The Institut de la Màcula carries out a programme of clinical trials for researching new treatments for vision diseases. The Institut’s clinical trials programme offers access to the latest treatments, with no cost to the patient and with a duration between 1 and 2 years
Clinical trials are the only means of access to the new medicines that are as yet unavailable on the market. At present, there are many incurable eye diseases and research into new techniques and drugs is needed to confirm their efficacy and set out on the path to treatment and cure.
From the outset, the Institut de la Màcula has undertaken clinical trials that enable us to research new treatments or new ways of using existing ones in order to cure diseases and rescue patients from vision loss. The Institut is currently working on several clinical trials. It is recruiting patients who are affected by age-related macular degeneration (AMD), both in the dry (or atrophic) and the wet (or exudative) forms of the disease and diabetic macular oedema.
Who can take part in these clinical trials?
The access of patients to clinical trials is defined by means of exhaustive assessment of the candidate’s profile and the confirmation that a set of eligibility criteria have been met in order to participate in the study and receive treatment. The medical team will use all this information before giving its final approval
What are the benefits/risks of taking part in a trial?
Participation in a clinical trial offers patients a series of advantages: the new treatment gives them the chance to receive state-of-the-art medical care from experts. This is, for the time being, also the only means of access to new drugs which are not available to the general public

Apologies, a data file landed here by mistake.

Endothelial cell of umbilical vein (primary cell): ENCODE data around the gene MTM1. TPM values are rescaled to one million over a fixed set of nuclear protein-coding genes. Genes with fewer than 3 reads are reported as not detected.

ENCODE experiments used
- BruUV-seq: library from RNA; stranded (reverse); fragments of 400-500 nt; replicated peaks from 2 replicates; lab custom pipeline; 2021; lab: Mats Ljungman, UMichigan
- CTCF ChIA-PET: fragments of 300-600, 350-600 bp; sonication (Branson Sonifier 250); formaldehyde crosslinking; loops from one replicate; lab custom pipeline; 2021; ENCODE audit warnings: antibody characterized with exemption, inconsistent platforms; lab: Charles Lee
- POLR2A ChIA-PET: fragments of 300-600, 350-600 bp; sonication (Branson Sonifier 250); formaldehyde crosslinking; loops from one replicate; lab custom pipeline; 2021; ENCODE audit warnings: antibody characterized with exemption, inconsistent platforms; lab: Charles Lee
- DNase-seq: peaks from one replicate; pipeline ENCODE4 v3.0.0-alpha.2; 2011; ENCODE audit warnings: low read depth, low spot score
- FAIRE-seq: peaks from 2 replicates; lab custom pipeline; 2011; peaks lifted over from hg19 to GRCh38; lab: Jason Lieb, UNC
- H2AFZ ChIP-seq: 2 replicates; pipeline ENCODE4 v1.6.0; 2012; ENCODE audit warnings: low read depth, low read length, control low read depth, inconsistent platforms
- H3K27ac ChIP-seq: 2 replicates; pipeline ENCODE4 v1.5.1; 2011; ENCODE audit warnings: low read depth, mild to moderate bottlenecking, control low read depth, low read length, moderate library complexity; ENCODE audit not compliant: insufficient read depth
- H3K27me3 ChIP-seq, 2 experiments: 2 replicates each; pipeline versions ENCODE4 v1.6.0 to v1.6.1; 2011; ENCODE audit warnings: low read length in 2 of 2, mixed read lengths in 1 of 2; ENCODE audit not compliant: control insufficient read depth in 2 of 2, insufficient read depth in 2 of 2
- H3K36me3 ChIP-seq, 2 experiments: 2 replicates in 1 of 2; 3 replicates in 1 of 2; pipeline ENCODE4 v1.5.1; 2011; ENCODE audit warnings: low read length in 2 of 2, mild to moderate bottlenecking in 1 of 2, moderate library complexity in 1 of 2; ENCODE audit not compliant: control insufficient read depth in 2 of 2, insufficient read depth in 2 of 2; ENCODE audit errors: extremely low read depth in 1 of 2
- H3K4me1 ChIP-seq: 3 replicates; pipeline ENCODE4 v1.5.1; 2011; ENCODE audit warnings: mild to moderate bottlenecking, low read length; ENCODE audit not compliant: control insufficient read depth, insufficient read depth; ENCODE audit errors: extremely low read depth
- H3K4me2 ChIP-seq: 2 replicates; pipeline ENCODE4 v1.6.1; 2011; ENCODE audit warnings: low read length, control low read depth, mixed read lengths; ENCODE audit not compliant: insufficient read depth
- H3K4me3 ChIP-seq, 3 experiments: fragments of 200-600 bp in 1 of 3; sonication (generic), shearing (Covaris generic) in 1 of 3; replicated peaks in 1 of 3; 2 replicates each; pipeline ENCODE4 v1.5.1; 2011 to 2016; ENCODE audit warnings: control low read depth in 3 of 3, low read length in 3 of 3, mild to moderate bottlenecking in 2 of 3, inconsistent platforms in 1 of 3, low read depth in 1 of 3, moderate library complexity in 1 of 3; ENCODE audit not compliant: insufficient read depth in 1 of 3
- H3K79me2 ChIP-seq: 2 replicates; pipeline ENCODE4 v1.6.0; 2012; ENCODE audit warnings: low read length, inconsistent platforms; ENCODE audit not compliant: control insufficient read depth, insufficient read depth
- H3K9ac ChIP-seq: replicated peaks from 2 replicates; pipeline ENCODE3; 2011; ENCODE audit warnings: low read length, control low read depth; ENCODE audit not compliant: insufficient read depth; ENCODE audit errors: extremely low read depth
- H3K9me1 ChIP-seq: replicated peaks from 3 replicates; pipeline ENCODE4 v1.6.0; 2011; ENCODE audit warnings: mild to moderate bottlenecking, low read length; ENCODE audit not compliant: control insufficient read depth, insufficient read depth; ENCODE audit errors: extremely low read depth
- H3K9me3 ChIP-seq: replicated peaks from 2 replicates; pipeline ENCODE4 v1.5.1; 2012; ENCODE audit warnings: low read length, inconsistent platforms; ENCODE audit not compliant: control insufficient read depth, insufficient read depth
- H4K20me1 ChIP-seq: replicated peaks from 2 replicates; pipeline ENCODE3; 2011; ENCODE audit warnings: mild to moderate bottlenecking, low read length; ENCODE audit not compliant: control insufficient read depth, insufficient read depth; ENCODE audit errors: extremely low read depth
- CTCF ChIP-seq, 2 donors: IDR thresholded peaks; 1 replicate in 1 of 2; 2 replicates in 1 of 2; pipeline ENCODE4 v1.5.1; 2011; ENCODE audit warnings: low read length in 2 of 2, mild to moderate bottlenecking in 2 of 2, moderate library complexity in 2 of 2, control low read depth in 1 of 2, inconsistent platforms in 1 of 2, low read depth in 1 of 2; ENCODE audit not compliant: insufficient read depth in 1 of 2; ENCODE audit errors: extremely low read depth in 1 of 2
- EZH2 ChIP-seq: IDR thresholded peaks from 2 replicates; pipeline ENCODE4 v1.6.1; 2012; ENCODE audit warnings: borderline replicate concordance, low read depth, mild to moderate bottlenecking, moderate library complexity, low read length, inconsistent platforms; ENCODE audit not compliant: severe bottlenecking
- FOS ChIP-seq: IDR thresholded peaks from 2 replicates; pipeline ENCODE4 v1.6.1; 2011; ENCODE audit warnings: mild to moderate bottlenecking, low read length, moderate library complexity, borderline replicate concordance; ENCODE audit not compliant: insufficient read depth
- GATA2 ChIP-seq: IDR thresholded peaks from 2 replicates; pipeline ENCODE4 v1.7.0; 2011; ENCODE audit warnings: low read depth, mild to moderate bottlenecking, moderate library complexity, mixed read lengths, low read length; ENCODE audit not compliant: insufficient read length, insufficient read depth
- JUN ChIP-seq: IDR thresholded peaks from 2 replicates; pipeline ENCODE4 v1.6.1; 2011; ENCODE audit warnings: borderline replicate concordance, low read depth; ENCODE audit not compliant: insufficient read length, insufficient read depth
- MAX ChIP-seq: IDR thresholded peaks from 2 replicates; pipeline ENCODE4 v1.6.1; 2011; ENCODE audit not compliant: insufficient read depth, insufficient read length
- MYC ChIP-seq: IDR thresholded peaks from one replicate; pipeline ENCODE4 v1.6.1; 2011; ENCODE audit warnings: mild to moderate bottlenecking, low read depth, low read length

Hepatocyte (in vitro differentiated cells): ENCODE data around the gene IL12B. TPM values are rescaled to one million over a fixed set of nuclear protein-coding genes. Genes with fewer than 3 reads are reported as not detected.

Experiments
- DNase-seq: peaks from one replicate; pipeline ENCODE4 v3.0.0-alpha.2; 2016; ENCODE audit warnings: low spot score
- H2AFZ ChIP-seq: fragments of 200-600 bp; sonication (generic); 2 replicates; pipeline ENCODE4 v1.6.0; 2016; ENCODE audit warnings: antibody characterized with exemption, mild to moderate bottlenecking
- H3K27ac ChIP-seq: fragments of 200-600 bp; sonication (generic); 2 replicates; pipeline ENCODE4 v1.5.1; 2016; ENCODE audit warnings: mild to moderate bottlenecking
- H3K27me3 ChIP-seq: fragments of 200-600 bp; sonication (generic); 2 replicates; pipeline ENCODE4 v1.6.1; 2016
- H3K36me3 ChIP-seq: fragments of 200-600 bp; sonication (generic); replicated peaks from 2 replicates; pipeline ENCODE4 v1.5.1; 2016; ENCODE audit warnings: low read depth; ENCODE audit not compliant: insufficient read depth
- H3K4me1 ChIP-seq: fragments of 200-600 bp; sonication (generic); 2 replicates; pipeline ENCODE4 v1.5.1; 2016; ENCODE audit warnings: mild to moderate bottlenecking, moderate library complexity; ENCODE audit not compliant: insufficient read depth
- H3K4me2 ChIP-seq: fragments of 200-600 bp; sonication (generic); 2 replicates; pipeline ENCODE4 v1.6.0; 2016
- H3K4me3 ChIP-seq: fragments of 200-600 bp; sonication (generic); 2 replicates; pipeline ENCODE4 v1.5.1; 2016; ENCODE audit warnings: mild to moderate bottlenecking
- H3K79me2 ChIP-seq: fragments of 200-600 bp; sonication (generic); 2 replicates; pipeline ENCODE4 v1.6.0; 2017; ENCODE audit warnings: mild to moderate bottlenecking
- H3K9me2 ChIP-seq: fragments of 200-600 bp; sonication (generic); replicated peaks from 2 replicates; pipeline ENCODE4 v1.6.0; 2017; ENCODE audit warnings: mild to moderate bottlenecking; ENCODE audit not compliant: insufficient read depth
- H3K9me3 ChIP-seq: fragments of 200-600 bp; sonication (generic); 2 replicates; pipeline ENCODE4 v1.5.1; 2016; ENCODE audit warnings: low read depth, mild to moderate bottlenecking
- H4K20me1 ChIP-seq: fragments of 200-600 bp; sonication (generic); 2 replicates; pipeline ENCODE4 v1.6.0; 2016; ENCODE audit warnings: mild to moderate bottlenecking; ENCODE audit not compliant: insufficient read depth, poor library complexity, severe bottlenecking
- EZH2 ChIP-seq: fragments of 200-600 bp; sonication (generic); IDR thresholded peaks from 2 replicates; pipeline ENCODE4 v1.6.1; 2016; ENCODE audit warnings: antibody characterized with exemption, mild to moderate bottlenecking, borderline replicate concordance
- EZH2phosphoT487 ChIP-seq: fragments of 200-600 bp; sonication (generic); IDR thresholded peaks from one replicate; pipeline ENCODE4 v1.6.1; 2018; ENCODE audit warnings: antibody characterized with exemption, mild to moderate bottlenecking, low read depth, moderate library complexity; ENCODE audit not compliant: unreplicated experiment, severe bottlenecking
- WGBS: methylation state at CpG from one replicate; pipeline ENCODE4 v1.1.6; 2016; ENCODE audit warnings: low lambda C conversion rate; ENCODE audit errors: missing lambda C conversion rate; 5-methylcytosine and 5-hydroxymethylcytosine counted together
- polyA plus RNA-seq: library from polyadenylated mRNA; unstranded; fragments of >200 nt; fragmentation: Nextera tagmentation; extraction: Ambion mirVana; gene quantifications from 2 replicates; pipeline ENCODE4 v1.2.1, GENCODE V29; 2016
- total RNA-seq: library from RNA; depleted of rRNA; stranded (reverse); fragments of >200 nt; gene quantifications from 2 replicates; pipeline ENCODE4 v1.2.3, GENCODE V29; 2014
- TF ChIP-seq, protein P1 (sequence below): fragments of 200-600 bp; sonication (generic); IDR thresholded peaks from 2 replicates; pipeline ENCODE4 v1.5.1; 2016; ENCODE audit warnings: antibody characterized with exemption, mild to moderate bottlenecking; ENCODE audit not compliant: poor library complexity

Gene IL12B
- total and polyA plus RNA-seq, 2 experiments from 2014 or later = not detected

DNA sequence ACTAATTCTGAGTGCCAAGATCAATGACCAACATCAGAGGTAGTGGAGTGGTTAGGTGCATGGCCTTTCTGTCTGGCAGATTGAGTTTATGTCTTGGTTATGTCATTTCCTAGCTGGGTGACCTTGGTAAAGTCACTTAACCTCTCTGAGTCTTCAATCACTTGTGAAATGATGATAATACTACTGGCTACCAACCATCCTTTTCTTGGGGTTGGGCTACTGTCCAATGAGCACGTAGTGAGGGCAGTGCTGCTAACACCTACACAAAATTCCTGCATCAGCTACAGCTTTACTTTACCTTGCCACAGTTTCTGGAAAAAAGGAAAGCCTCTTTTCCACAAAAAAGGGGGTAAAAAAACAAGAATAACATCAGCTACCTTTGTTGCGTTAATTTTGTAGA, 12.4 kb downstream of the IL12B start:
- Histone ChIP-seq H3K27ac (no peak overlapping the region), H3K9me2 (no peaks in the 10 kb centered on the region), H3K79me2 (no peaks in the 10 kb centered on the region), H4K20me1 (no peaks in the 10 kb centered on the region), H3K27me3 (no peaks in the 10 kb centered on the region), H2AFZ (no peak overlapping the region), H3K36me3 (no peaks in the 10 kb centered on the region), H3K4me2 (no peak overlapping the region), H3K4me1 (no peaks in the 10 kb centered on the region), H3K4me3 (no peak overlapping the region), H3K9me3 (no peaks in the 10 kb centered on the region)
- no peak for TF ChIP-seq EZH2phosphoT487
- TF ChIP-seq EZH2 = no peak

Clinical trials are performed in accordance with strict ethical and scientific principles. We at the Institut apply national and international standards and policies in protection of the rights, safety and welfare of participants.
The risks of participation in a clinical trial may derive from the route of administration of the drug on the one hand and the medication on the other. The risks of the former are well-known and generally low; those deriving from the medication are only partially known but are habitually low and restricted to the eye. In any case, the patient will be informed by the investigator of the possible adverse effects and discomfort resulting from his/her participation in the study. These may vary from one patient to another.
Do patients need to pay?
The patients chosen for clinical trials are not charged for treatment and therefore it is completely free of charge
How long will the trial last?
The duration will depend on the trial in which patients participate and the results that are observed in them. Generally, this will be between one and two years maximum.